RALEIGH, N.C. (WTVD) -- A local entrepreneur and Triangle tech fixture is opening up his checkbook, with a vision for the future.
Bill Spruill, co-founder of Global Data Consortium, recently donated $900,000 to North Carolina State University, in an effort to fund the next generation of startups and keep the Triangle's brightest entrepreneurial minds right here at home.
"This is all about community and making this area bigger and stronger," Spruill said.
Spruill wants to turn the Triangle into a top Tech destination, a city that will compete with the likes of Boston, Seattle, and the Bay Area in the tech and biotech sectors. He believes a donation like this, which will help fund a few chosen startups each year, is a first step towards doing just that.
"If we keep our best and brightest minds here, they will continue to grow bigger and bigger businesses here, and that leads to bigger and better outcomes for our community," he said.
Minds like Kyle Tomek, who co-founded biotech startup "DNAli". Tomek is a finalist for the new funding, which he says will be critical in turning his research into reality.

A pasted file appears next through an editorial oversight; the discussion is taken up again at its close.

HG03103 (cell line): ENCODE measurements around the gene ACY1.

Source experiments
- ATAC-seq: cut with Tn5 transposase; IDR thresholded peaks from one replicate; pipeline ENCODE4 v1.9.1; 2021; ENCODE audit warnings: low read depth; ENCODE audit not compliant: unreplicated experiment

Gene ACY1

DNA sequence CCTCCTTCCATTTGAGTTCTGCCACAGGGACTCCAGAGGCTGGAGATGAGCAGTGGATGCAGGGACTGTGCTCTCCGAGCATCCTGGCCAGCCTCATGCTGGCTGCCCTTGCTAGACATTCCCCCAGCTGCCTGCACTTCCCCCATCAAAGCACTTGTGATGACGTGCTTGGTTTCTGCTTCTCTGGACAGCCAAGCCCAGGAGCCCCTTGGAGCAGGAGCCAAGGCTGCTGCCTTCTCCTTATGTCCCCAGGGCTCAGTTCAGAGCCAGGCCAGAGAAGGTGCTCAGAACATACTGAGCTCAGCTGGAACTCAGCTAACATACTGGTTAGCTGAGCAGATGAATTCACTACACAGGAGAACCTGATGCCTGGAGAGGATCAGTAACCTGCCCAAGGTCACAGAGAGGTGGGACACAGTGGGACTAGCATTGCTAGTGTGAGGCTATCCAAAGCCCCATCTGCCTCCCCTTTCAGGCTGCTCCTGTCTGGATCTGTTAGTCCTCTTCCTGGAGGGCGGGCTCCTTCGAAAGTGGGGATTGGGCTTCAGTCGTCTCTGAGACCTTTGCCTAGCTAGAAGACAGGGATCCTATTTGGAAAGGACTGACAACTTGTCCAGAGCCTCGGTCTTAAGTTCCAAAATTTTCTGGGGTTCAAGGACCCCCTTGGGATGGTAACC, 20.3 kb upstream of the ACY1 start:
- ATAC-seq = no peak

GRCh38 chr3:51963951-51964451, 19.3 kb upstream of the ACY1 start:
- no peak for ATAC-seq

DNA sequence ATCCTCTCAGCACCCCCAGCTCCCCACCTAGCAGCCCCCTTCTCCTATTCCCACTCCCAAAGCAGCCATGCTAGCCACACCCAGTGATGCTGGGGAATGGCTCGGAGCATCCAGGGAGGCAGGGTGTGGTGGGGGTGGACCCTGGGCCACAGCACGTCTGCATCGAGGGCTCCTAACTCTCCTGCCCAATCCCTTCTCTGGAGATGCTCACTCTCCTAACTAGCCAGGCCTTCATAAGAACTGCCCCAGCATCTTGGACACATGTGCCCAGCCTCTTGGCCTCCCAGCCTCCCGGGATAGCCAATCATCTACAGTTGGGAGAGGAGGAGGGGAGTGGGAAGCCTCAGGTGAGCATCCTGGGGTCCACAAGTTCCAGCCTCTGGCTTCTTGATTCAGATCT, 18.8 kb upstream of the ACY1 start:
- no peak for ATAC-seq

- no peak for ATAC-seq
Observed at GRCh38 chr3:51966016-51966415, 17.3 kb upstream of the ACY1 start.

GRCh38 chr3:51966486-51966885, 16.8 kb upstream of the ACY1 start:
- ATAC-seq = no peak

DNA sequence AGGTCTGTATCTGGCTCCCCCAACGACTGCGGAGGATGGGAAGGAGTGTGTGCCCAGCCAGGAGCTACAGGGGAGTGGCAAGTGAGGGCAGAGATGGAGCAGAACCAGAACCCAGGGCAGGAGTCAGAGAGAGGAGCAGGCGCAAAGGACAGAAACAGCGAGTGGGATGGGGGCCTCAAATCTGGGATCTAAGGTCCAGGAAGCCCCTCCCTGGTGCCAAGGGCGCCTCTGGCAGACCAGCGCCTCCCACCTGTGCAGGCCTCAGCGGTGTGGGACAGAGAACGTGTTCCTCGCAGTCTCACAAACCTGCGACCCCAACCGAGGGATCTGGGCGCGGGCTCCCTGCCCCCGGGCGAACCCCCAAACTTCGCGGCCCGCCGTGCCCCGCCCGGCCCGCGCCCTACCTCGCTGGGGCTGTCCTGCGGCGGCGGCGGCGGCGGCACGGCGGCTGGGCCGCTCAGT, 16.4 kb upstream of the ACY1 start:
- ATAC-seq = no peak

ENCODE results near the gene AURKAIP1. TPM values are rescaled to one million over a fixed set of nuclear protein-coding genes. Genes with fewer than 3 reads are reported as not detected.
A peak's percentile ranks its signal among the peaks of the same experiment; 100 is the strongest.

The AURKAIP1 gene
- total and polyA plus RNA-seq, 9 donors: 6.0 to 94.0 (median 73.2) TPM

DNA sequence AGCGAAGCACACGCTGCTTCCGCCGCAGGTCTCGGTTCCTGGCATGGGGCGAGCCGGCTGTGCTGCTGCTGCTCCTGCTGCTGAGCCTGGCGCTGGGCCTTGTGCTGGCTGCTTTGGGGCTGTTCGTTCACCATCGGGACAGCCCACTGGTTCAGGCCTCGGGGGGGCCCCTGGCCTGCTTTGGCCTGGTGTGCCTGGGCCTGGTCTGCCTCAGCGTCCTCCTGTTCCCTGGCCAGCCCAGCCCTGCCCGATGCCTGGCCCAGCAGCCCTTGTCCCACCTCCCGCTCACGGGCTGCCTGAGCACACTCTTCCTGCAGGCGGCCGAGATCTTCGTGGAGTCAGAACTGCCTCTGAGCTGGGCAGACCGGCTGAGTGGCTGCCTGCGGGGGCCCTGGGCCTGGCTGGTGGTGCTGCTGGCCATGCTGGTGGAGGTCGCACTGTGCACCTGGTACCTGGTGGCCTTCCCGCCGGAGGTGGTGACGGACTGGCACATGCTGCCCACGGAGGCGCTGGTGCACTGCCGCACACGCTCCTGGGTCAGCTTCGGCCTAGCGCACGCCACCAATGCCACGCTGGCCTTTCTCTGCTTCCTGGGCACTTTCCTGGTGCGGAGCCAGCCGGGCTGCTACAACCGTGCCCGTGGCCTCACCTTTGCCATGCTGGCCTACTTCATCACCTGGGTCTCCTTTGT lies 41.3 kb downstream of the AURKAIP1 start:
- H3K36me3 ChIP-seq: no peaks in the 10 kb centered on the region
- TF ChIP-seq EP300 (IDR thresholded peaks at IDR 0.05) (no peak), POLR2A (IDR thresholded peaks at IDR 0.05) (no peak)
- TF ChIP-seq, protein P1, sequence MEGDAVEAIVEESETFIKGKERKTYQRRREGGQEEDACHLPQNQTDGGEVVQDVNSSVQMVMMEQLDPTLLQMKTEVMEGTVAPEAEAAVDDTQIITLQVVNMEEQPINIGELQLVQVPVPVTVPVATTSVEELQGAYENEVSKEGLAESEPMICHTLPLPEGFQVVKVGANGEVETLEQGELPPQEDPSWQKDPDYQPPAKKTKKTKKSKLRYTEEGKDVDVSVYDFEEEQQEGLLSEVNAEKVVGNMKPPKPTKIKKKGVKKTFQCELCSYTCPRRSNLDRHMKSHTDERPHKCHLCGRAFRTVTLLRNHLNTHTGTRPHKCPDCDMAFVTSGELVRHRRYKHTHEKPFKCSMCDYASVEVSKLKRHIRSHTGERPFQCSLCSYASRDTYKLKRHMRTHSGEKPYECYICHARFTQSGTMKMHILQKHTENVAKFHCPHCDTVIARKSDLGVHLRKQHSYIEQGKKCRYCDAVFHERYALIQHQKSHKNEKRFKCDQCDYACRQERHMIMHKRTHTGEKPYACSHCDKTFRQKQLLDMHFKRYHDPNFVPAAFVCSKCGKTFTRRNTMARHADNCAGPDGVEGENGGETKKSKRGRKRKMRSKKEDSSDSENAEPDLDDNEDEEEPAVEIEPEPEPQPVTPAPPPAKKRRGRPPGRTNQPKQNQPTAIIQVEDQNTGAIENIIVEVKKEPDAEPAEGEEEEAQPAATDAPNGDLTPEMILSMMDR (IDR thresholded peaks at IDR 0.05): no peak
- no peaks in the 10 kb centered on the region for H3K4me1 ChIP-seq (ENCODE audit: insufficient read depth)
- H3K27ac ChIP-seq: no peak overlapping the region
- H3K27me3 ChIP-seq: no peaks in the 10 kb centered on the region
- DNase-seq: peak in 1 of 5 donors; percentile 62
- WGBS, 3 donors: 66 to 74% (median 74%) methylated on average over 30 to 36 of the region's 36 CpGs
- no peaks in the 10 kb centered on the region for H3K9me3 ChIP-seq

"Taking the sometimes theoretical research from in the lab and taking it to the real world, selling it to people, solving their problems, and really making an impact on the real world," he said.
Tomek says it's a gift that transcends its cash value and creates credibility moving forward.
"Getting that external validation from someone like Bill who's already been there, done that will allow us to have much more credibility as a start-up," he said.
Spruill has another main aim too. As a Black tech leader in the area, he wants to create new opportunities for underrepresented groups.
"I've adopted this adage of if you can see it, you can be it," Spruill said.
He said changing the complexion of tech will come down to making sure future minority entrepreneurs see themselves in the existing talent pool.
"I think it's important for people just to see it's not just others doing this, it's people that look like them, sound like them, and they have an opportunity to mirror that as they grow," Spruill said.